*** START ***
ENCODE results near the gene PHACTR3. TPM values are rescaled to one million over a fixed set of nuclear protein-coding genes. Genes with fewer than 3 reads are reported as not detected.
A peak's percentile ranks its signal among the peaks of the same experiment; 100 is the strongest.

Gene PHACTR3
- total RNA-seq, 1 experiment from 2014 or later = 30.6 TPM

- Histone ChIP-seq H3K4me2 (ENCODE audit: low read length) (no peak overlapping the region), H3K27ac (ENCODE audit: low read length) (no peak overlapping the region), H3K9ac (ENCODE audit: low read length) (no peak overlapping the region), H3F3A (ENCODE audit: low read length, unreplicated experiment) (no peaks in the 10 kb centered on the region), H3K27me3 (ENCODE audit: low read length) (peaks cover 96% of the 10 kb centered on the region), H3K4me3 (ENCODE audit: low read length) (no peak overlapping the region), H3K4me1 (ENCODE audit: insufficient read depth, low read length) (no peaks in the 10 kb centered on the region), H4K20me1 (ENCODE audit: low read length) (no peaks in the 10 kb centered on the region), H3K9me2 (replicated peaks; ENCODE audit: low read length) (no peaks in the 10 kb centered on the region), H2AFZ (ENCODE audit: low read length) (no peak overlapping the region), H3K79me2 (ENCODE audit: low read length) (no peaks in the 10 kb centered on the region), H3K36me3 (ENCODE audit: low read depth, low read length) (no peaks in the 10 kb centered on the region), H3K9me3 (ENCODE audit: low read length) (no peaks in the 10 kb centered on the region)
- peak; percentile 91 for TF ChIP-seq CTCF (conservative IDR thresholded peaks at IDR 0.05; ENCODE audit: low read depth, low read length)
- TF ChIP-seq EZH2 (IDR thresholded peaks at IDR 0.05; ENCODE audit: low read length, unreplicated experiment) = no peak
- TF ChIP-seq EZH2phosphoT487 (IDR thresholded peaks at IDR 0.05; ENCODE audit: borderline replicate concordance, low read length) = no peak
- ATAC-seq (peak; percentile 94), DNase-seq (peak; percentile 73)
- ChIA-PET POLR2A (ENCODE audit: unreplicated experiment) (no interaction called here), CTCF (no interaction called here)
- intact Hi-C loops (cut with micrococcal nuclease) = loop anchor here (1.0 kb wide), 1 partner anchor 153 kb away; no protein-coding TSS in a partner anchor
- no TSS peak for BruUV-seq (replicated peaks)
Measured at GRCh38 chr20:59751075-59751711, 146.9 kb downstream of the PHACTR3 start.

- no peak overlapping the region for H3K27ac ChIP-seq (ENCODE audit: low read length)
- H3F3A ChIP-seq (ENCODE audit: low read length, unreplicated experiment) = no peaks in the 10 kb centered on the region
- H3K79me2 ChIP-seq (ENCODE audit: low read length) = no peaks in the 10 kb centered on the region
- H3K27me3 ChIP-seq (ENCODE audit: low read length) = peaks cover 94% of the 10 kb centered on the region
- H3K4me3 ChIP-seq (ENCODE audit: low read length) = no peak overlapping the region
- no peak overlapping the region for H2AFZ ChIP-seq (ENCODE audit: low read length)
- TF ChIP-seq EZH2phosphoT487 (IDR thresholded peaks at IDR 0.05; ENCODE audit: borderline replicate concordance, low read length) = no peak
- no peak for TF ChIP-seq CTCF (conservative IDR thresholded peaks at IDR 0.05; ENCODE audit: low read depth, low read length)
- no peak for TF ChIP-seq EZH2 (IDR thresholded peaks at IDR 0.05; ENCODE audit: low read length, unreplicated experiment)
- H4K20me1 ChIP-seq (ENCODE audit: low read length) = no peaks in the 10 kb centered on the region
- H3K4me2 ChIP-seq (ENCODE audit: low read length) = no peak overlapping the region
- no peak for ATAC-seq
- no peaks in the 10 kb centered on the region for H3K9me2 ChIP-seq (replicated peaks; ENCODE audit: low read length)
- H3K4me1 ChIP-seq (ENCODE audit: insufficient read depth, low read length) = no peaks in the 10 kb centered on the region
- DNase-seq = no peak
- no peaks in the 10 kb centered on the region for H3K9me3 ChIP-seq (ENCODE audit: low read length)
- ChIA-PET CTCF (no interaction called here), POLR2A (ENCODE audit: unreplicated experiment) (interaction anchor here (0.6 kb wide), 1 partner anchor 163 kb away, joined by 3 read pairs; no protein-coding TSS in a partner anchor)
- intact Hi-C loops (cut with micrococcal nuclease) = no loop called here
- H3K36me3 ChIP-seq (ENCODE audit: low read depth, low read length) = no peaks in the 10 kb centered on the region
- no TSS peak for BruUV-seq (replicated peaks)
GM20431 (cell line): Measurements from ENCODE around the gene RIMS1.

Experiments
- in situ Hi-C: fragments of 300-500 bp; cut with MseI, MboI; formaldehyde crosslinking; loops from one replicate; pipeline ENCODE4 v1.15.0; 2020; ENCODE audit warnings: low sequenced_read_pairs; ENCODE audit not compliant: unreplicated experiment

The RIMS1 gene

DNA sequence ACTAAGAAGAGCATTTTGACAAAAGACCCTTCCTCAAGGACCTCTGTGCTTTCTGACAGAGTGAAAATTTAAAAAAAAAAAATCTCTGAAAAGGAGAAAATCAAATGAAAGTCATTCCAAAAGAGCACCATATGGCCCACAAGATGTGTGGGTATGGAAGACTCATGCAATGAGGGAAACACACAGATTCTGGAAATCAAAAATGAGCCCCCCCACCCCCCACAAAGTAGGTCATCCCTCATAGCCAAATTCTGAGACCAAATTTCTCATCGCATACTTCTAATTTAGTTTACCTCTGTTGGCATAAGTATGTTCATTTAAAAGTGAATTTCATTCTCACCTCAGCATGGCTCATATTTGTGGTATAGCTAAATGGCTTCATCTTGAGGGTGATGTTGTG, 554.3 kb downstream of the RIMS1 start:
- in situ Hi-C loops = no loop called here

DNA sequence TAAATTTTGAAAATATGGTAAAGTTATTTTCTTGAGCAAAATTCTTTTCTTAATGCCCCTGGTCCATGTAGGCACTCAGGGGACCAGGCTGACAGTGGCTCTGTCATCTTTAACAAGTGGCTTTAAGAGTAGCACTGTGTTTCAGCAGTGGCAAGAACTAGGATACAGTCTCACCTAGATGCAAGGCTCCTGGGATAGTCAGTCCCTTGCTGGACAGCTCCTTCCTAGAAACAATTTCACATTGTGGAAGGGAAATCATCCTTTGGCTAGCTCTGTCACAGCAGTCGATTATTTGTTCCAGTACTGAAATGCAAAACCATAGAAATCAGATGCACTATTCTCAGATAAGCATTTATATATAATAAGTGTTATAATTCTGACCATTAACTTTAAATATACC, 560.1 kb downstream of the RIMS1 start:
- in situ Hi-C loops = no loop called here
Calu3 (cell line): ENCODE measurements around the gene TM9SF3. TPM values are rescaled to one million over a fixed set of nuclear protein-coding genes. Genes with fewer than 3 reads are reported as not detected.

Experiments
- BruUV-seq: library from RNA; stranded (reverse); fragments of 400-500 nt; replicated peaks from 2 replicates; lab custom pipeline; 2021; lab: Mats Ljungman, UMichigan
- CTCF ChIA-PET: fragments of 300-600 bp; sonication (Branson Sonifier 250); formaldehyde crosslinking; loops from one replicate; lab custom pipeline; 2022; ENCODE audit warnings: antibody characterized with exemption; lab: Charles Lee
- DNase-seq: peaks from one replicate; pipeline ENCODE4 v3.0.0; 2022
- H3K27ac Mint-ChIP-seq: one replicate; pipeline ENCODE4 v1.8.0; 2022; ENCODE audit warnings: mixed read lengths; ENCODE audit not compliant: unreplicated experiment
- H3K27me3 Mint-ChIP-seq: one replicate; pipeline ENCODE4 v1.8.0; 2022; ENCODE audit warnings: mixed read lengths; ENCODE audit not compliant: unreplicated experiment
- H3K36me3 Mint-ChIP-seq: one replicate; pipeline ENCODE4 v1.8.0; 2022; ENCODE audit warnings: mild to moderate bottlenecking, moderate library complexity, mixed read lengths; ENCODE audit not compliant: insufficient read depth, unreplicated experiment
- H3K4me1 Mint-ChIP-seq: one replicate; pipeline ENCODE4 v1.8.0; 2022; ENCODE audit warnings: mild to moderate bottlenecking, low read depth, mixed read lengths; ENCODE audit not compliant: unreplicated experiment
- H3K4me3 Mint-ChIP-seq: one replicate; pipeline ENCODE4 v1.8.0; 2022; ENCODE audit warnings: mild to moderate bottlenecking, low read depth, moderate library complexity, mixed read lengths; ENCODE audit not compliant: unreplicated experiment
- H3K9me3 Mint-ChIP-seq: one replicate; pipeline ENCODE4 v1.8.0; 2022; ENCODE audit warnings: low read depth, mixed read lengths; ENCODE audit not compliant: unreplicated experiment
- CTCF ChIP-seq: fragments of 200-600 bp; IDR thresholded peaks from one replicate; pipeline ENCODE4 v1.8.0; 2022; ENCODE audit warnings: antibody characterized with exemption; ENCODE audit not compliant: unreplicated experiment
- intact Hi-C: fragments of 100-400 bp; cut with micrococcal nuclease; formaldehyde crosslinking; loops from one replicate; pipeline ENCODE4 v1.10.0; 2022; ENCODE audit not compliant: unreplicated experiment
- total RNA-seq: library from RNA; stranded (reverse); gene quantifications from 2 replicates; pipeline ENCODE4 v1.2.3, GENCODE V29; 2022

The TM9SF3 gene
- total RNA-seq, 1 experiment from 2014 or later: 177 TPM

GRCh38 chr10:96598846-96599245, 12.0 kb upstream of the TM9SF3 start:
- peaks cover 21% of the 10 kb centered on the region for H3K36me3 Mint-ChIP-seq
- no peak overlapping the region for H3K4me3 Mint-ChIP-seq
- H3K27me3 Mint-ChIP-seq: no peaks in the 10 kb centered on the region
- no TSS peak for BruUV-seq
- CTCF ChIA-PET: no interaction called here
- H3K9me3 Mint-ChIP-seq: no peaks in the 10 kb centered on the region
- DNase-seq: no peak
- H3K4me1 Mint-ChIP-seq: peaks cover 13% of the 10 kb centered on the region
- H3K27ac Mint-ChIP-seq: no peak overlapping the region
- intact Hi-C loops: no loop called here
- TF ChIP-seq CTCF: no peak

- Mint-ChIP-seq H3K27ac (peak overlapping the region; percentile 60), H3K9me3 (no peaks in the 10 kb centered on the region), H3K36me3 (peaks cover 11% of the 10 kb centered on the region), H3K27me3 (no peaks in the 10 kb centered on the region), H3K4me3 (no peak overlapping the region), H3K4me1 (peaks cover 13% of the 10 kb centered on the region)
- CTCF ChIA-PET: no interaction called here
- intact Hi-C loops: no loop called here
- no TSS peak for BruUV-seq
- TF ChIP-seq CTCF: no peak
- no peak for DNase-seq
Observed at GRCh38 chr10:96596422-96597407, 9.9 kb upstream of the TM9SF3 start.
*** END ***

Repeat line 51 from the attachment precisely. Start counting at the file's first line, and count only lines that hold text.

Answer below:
- H3K4me3 Mint-ChIP-seq: one replicate; pipeline ENCODE4 v1.8.0; 2022; ENCODE audit warnings: mild to moderate bottlenecking, low read depth, moderate library complexity, mixed read lengths; ENCODE audit not compliant: unreplicated experiment